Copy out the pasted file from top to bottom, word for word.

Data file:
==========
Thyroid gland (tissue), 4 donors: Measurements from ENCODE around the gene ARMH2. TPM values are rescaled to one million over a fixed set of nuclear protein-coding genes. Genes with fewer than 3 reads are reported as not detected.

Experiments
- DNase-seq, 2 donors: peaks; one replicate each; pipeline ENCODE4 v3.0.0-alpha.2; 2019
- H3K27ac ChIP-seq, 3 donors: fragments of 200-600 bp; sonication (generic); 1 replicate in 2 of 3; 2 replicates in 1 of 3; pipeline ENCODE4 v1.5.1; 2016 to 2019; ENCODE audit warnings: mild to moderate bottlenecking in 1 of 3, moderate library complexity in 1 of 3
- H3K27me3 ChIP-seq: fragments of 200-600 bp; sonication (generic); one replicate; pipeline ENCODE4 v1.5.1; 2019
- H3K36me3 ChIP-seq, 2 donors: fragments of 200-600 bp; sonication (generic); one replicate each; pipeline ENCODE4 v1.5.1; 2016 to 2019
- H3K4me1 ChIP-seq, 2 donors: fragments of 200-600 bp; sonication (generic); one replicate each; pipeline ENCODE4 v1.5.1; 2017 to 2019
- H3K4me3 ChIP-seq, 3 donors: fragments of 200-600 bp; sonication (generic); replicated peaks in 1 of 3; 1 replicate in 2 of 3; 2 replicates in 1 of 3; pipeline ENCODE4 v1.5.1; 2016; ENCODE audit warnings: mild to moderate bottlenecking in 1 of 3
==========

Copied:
Thyroid gland (tissue), 4 donors: Measurements from ENCODE around the gene ARMH2. TPM values are rescaled to one million over a fixed set of nuclear protein-coding genes. Genes with fewer than 3 reads are reported as not detected.

Experiments
- DNase-seq, 2 donors: peaks; one replicate each; pipeline ENCODE4 v3.0.0-alpha.2; 2019
- H3K27ac ChIP-seq, 3 donors: fragments of 200-600 bp; sonication (generic); 1 replicate in 2 of 3; 2 replicates in 1 of 3; pipeline ENCODE4 v1.5.1; 2016 to 2019; ENCODE audit warnings: mild to moderate bottlenecking in 1 of 3, moderate library complexity in 1 of 3
- H3K27me3 ChIP-seq: fragments of 200-600 bp; sonication (generic); one replicate; pipeline ENCODE4 v1.5.1; 2019
- H3K36me3 ChIP-seq, 2 donors: fragments of 200-600 bp; sonication (generic); one replicate each; pipeline ENCODE4 v1.5.1; 2016 to 2019
- H3K4me1 ChIP-seq, 2 donors: fragments of 200-600 bp; sonication (generic); one replicate each; pipeline ENCODE4 v1.5.1; 2017 to 2019
- H3K4me3 ChIP-seq, 3 donors: fragments of 200-600 bp; sonication (generic); replicated peaks in 1 of 3; 1 replicate in 2 of 3; 2 replicates in 1 of 3; pipeline ENCODE4 v1.5.1; 2016; ENCODE audit warnings: mild to moderate bottlenecking in 1 of 3